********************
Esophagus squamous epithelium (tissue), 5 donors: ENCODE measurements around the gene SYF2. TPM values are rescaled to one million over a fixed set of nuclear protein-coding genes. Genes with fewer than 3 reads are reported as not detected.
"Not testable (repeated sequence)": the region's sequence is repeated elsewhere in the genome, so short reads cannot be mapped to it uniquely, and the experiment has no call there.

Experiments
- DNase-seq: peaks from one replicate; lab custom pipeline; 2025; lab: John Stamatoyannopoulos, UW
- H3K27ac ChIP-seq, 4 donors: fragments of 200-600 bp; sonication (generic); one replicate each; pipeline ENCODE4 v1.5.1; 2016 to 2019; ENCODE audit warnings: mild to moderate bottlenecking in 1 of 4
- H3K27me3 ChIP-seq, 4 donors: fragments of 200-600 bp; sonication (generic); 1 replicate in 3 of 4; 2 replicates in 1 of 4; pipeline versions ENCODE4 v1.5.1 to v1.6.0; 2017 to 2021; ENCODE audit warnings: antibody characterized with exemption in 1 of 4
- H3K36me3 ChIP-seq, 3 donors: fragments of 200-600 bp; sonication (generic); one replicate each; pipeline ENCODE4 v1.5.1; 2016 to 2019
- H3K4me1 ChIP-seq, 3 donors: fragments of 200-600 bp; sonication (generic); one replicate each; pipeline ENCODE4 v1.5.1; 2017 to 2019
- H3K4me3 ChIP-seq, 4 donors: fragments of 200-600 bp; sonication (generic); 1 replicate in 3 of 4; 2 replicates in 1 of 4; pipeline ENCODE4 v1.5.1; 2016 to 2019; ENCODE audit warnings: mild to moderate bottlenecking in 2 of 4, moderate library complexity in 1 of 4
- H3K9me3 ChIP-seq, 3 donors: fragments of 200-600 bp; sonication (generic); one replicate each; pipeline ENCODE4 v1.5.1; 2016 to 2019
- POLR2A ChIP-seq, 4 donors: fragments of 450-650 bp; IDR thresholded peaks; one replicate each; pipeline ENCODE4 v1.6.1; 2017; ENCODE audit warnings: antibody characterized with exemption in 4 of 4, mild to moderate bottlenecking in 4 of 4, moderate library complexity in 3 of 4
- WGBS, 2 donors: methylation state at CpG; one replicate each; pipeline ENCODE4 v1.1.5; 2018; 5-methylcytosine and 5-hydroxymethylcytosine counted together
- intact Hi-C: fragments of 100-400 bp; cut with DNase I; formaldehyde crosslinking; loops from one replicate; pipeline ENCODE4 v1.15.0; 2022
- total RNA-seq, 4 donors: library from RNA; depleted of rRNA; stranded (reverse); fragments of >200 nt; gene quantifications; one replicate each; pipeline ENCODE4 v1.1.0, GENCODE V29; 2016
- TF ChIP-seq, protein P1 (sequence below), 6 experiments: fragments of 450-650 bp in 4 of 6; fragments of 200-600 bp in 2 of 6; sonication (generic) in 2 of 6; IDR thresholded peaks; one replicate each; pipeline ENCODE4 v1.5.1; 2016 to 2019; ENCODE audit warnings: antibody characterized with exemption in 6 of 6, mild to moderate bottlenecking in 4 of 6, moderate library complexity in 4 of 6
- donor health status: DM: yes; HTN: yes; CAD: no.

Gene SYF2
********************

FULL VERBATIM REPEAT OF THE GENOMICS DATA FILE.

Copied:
Esophagus squamous epithelium (tissue), 5 donors: ENCODE measurements around the gene SYF2. TPM values are rescaled to one million over a fixed set of nuclear protein-coding genes. Genes with fewer than 3 reads are reported as not detected.
"Not testable (repeated sequence)": the region's sequence is repeated elsewhere in the genome, so short reads cannot be mapped to it uniquely, and the experiment has no call there.

Experiments
- DNase-seq: peaks from one replicate; lab custom pipeline; 2025; lab: John Stamatoyannopoulos, UW
- H3K27ac ChIP-seq, 4 donors: fragments of 200-600 bp; sonication (generic); one replicate each; pipeline ENCODE4 v1.5.1; 2016 to 2019; ENCODE audit warnings: mild to moderate bottlenecking in 1 of 4
- H3K27me3 ChIP-seq, 4 donors: fragments of 200-600 bp; sonication (generic); 1 replicate in 3 of 4; 2 replicates in 1 of 4; pipeline versions ENCODE4 v1.5.1 to v1.6.0; 2017 to 2021; ENCODE audit warnings: antibody characterized with exemption in 1 of 4
- H3K36me3 ChIP-seq, 3 donors: fragments of 200-600 bp; sonication (generic); one replicate each; pipeline ENCODE4 v1.5.1; 2016 to 2019
- H3K4me1 ChIP-seq, 3 donors: fragments of 200-600 bp; sonication (generic); one replicate each; pipeline ENCODE4 v1.5.1; 2017 to 2019
- H3K4me3 ChIP-seq, 4 donors: fragments of 200-600 bp; sonication (generic); 1 replicate in 3 of 4; 2 replicates in 1 of 4; pipeline ENCODE4 v1.5.1; 2016 to 2019; ENCODE audit warnings: mild to moderate bottlenecking in 2 of 4, moderate library complexity in 1 of 4
- H3K9me3 ChIP-seq, 3 donors: fragments of 200-600 bp; sonication (generic); one replicate each; pipeline ENCODE4 v1.5.1; 2016 to 2019
- POLR2A ChIP-seq, 4 donors: fragments of 450-650 bp; IDR thresholded peaks; one replicate each; pipeline ENCODE4 v1.6.1; 2017; ENCODE audit warnings: antibody characterized with exemption in 4 of 4, mild to moderate bottlenecking in 4 of 4, moderate library complexity in 3 of 4
- WGBS, 2 donors: methylation state at CpG; one replicate each; pipeline ENCODE4 v1.1.5; 2018; 5-methylcytosine and 5-hydroxymethylcytosine counted together
- intact Hi-C: fragments of 100-400 bp; cut with DNase I; formaldehyde crosslinking; loops from one replicate; pipeline ENCODE4 v1.15.0; 2022
- total RNA-seq, 4 donors: library from RNA; depleted of rRNA; stranded (reverse); fragments of >200 nt; gene quantifications; one replicate each; pipeline ENCODE4 v1.1.0, GENCODE V29; 2016
- TF ChIP-seq, protein P1 (sequence below), 6 experiments: fragments of 450-650 bp in 4 of 6; fragments of 200-600 bp in 2 of 6; sonication (generic) in 2 of 6; IDR thresholded peaks; one replicate each; pipeline ENCODE4 v1.5.1; 2016 to 2019; ENCODE audit warnings: antibody characterized with exemption in 6 of 6, mild to moderate bottlenecking in 4 of 6, moderate library complexity in 4 of 6
- donor health status: DM: yes; HTN: yes; CAD: no.

Gene SYF2